This came in the wake of a 2000 study by two audiologists at the University of California in San Francisco who measured noise levels in five different San Francisco restaurants and found average levels ranged from 50 to 90 decibels on the “A” scale (an expression of the relative loudness of sounds in air as perceived by the human ear). Normal conversation is 45 to 50 dBA. And in some cases, the noise level reached 110 dBA, comparable to a loud dance club.

So why are restaurants so loud?

University of Nebraska-Lincoln engineering professor and acoustics specialist Lily Wang said it comes down to materials and layout.

Restaurants no longer use noise-dampening soft furniture, tablecloths and carpeting, opting instead for easy-to-maintain concrete floors, high ceilings, large windows and contemporary wood-and-metal furnishings. Open kitchens, with chefs and cooks banging and clanging their pots and pans, also are in vogue.

“And so after a restaurant is open and have had complaints that it’s too loud, they’ll come and ask me if there’s some magical material they can spray on,” Wang said. “My answer to that is ‘no.’ It’s going to be costly at that point.”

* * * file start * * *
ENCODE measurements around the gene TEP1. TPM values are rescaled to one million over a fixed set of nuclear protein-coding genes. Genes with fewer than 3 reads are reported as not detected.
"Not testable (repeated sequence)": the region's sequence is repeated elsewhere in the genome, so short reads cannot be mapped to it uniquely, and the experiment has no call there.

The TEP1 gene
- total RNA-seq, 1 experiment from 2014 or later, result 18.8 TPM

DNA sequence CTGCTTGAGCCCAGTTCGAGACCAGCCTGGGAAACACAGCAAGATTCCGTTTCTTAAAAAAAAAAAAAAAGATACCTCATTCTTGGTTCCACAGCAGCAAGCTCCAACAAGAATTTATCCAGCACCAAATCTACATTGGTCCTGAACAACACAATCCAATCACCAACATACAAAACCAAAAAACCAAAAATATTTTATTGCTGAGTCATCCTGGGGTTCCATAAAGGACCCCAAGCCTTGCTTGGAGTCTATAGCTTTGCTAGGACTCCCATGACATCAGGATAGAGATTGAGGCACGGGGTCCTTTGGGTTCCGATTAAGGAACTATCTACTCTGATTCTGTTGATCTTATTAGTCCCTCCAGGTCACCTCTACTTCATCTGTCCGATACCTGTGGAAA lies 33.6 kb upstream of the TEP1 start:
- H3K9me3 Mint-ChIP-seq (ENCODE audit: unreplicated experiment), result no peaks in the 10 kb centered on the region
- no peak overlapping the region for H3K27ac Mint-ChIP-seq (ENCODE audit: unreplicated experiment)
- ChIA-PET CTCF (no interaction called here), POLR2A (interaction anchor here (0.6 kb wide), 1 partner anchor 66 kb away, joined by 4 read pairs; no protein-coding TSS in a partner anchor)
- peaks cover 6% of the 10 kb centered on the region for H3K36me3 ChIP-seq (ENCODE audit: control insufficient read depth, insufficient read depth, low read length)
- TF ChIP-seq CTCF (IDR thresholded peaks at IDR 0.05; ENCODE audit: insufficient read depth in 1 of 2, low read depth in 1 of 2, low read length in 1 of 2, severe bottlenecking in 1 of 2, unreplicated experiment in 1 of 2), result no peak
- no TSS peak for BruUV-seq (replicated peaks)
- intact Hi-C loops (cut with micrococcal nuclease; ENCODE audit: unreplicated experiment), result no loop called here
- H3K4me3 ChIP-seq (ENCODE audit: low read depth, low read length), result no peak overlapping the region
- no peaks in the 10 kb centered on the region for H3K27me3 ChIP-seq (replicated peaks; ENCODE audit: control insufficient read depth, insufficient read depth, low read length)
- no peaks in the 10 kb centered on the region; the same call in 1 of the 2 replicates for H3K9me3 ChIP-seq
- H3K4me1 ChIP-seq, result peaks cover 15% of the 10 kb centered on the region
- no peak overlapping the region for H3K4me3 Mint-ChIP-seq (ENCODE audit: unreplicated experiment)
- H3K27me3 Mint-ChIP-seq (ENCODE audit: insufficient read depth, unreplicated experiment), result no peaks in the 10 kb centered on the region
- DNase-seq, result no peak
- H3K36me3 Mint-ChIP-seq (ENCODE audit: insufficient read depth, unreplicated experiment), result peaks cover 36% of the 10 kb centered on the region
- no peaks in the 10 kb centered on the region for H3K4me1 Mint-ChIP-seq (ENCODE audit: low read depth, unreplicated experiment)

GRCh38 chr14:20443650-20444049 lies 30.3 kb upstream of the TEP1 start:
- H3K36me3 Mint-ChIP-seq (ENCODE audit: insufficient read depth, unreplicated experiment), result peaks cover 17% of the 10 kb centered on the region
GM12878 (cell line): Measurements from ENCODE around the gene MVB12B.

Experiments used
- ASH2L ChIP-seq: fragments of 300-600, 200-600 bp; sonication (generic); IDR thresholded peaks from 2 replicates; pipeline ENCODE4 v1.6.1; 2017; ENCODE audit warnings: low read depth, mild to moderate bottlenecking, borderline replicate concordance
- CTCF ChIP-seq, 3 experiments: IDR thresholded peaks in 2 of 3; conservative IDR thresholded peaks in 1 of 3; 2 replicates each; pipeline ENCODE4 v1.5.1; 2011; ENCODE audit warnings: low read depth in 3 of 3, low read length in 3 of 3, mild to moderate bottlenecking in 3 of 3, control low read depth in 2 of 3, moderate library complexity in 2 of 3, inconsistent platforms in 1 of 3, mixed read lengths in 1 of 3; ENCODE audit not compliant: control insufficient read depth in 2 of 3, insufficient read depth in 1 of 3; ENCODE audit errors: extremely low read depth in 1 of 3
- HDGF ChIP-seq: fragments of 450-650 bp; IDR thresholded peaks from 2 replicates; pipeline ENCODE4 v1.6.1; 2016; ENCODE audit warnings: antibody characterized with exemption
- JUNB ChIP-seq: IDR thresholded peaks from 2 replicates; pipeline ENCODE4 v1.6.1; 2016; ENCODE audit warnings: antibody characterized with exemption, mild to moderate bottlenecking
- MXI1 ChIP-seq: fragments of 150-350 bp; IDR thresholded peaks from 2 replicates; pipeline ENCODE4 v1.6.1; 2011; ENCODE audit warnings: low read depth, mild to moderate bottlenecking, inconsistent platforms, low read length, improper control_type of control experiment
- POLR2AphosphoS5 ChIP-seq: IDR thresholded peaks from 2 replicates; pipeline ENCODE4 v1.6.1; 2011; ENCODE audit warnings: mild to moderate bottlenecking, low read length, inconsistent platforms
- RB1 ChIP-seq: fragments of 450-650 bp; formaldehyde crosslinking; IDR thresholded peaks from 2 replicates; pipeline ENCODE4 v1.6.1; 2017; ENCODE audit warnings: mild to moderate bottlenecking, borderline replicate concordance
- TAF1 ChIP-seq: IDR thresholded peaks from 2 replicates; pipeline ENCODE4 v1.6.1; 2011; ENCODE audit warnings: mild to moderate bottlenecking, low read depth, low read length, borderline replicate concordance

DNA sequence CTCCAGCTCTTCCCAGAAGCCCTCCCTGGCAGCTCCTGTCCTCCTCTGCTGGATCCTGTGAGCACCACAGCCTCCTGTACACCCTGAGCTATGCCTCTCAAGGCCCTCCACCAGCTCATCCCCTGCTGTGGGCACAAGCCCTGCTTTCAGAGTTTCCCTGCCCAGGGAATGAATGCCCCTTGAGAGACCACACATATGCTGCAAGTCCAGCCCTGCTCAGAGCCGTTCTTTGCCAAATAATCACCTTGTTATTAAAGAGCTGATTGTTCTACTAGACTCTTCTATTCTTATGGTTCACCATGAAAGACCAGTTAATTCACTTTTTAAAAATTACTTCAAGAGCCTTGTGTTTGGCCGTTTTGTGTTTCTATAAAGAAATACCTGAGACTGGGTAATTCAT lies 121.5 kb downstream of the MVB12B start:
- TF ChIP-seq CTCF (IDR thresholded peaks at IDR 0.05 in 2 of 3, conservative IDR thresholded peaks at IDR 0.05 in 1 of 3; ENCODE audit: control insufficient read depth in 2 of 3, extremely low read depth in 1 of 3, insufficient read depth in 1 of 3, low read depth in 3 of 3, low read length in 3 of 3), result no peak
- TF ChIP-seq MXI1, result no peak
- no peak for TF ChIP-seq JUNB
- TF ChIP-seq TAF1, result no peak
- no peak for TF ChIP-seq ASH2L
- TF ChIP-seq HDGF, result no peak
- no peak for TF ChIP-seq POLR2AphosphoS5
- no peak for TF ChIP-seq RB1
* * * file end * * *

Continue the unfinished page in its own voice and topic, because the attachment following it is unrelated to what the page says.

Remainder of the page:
A diner’s age also is a factor, Wang said, noting it’s a “very common thing for people to begin losing their high-frequency hearing.”

The National Institute on Deafness and Other Communication Disorders say age-related hearing loss or presbycusis gradually occurs in most people as they age. It is one of the most common conditions affecting older and elderly adults. Approximately one in three people in the U.S. between 65 and 74 has hearing loss, and nearly half of those older than 75 have difficulty hearing, according to the institute.

“As we get older, we’re much more aware of (noise),” Wang said.

Many Lincoln restaurants realize noise is an issue, and many of them have addressed it.

Marci Davison said Carmela’s Bistro and Wine Bar "was so darn loud we couldn't hear the customers" when she opened it in June 2008.

"It was driving us crazy.”

At the time, the restaurant featured slick concrete, blank walls and high ceilings.

“The sound didn’t know where to go to,” said Davison, who installed ceiling tiles, sound panels, curtains and rugs after consulting with a sound technician. “There’s still some chatter, but you can’t hear the conversation next to you anymore.”